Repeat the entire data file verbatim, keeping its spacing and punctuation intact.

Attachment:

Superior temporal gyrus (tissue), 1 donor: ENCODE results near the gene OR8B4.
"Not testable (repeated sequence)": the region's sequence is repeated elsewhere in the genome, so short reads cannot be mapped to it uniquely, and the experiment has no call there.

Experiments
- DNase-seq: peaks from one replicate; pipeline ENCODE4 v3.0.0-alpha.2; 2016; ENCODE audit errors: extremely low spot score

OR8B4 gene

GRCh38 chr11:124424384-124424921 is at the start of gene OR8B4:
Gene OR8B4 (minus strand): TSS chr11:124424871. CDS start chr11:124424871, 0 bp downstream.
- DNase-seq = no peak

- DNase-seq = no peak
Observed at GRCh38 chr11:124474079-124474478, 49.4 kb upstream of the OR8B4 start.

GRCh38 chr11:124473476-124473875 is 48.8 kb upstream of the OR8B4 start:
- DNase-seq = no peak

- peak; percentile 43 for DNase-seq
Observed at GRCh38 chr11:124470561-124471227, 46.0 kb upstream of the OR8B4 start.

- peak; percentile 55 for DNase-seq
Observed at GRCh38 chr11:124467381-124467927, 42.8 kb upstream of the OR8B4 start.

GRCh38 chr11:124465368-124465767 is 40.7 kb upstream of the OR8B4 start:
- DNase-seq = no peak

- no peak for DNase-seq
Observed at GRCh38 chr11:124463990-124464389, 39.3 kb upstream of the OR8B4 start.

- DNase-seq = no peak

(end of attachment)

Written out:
Superior temporal gyrus (tissue), 1 donor: ENCODE results near the gene OR8B4.
"Not testable (repeated sequence)": the region's sequence is repeated elsewhere in the genome, so short reads cannot be mapped to it uniquely, and the experiment has no call there.

Experiments
- DNase-seq: peaks from one replicate; pipeline ENCODE4 v3.0.0-alpha.2; 2016; ENCODE audit errors: extremely low spot score

OR8B4 gene

GRCh38 chr11:124424384-124424921 is at the start of gene OR8B4:
Gene OR8B4 (minus strand): TSS chr11:124424871. CDS start chr11:124424871, 0 bp downstream.
- DNase-seq = no peak

- DNase-seq = no peak
Observed at GRCh38 chr11:124474079-124474478, 49.4 kb upstream of the OR8B4 start.

GRCh38 chr11:124473476-124473875 is 48.8 kb upstream of the OR8B4 start:
- DNase-seq = no peak

- peak; percentile 43 for DNase-seq
Observed at GRCh38 chr11:124470561-124471227, 46.0 kb upstream of the OR8B4 start.

- peak; percentile 55 for DNase-seq
Observed at GRCh38 chr11:124467381-124467927, 42.8 kb upstream of the OR8B4 start.

GRCh38 chr11:124465368-124465767 is 40.7 kb upstream of the OR8B4 start:
- DNase-seq = no peak

- no peak for DNase-seq
Observed at GRCh38 chr11:124463990-124464389, 39.3 kb upstream of the OR8B4 start.

- DNase-seq = no peak